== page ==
Tumblr’s “Dirty Vlogger Confessions” Account Becomes Controversial

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In today’s world, there’s a fine line between admiration and pure obsession. When a Tumblr dedicated to anonymous, dirty submissions is created, who is to say where that fine line is drawn?

For the past four years, I’ve been a part of the YouTube community, in which I’ve been involved in video making, video watching, collaboration videos, and a group of friends from all around the world. Being a part of the YouTube community for so long, I’ve see the strangest things created. I’ve seen different sites trend and different opinions on each site. I’ve also gotten to know the so-called vloggers on the site, personally or through their videos.

Popular website Tumblr allows individuals to create free accounts and access mass amounts of pictures, videos, and posts re-blogged by other users. Among these accounts is one called “Dirty Vlogger Confessions,” in which users can submit anonymous confessions about vloggers on YouTube. These confessions are the opposite of ordinary with their explicit language and references to ideas fantasized about the vloggers. The account is somewhat like a dirty, internet Post Secret.

As odd as this may sound, it’s true, and the truth has created a large amount of controversy in the YouTube community. Film makers are picking sides on the subject and fighting each other over it, creating a divide down our community.

One side of the argument is saying it’s immoral, psychotic, and an invasion of their privacy. The other side fights back saying it’s all in good fun and provides a laugh or two. It’s “a hilarious website filled with fun and magic,” according to 18 year old Rachel Laprevote, a fellow vlogger on YouTube.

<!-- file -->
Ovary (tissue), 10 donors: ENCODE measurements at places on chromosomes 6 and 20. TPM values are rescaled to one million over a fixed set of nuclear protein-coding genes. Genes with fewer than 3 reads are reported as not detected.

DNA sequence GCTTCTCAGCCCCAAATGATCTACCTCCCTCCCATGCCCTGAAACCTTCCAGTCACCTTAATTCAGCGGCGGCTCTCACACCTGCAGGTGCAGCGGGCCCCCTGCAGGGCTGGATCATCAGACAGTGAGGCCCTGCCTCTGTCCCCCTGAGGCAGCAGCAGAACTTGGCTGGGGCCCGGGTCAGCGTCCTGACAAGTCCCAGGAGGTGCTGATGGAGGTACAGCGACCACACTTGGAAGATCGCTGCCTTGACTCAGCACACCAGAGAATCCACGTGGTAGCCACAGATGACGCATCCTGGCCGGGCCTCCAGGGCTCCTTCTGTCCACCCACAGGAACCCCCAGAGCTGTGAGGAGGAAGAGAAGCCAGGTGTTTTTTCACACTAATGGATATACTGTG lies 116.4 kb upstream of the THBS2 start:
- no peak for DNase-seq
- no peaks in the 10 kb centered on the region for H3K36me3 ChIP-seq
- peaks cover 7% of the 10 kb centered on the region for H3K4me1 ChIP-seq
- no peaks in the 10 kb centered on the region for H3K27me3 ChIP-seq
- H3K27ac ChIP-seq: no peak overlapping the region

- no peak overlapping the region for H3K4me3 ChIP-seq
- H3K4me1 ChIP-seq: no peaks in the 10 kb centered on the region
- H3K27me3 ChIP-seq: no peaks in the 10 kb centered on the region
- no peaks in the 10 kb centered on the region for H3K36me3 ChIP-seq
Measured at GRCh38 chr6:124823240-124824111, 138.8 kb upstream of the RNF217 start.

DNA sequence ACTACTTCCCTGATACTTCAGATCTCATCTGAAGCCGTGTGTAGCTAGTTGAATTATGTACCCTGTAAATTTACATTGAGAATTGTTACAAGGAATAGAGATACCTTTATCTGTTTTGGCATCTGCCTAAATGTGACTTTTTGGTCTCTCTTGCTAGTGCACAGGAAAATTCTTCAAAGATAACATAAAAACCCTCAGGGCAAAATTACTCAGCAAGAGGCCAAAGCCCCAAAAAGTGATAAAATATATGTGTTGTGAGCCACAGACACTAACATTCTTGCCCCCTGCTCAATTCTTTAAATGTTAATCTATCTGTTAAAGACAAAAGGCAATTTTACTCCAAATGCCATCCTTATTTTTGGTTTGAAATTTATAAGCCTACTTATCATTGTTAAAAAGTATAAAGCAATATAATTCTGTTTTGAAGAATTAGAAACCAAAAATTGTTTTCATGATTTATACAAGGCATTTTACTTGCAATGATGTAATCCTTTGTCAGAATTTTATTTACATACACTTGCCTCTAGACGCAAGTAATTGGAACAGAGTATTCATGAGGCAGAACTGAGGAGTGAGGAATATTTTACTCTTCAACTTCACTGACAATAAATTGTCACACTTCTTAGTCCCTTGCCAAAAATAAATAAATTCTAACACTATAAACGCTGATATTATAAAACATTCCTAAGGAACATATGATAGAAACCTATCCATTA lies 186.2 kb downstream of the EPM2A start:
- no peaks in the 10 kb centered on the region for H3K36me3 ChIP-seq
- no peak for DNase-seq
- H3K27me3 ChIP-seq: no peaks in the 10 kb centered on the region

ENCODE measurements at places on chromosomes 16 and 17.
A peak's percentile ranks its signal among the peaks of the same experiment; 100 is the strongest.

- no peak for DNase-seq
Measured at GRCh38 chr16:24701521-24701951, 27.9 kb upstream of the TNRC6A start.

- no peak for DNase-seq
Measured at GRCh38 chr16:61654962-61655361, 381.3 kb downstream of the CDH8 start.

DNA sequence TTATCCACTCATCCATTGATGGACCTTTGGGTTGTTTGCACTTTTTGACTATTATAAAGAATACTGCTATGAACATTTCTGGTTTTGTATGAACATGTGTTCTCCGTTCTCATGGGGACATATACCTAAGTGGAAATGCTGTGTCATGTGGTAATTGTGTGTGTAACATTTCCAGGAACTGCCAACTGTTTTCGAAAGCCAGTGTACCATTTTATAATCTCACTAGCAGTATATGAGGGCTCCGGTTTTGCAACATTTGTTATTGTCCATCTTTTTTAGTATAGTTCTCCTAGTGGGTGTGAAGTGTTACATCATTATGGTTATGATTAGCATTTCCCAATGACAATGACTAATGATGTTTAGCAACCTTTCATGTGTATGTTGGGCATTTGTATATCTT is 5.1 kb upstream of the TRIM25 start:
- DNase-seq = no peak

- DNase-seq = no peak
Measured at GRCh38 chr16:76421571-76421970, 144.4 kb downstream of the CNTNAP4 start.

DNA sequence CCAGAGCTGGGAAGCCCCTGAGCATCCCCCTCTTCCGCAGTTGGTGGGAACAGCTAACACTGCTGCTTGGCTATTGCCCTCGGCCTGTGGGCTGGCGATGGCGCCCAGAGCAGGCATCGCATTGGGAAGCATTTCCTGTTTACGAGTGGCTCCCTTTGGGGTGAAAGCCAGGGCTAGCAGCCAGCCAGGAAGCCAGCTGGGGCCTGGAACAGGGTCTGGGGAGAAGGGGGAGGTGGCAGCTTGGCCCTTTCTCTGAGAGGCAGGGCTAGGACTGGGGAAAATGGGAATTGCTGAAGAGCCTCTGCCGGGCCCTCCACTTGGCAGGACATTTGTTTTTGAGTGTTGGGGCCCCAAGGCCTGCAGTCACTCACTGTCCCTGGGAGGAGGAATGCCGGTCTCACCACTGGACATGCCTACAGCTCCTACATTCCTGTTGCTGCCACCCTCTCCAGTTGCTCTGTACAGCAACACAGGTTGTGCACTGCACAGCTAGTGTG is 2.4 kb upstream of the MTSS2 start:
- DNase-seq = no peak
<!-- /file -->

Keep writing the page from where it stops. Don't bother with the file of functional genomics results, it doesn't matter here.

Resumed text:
Laprevote sat down with me on Skype, seeing as how she lives all the way in Arizona, and gave some insight on her experience with Dirty Vlogger Confessions. She goes by WayhoRachel on YouTube and has an incredibly strong, supportive opinion on the site. She can acknowledge where the opposing side is coming from, but she thinks they are absolutely wrong. As an active submitter, she has entered about 50 confessions to Dirty Vlogger Confessions, but only about half of them have made it up.

I’ve even posted to the site once myself, purely as a joke. I think the site is hilarious. I don’t take into consideration whether the submissions are serious or not that I’m reading. I also don’t think the site is anything to get worked up over. There are more important things to worry about.

Another follower of Dirty Vlogger Confessions is 20 year old Whitney Galaher, also known as Witified on youtube, from New York City. Galaher knows first hand about the controversy. She created a video portraying her feelings about the site, which lead to first person controversy. Others who had the exact opposite opinion from hers were not shy to let her know exactly how they felt, creating an uprising in both sides of the fight.

I was one of the people to comment on her video. I do think the posts on the account are rather creepy, but they are doing no harm if you see it all as a big joke. Nobody is personally contacting the certain vloggers and saying these things to them. The site does not contact the vloggers in anyway. They tag the user name of the confession subject for those who don’t know who the submission is about. If anything, these submissions are gaining the vloggeres more viewers on YouTube.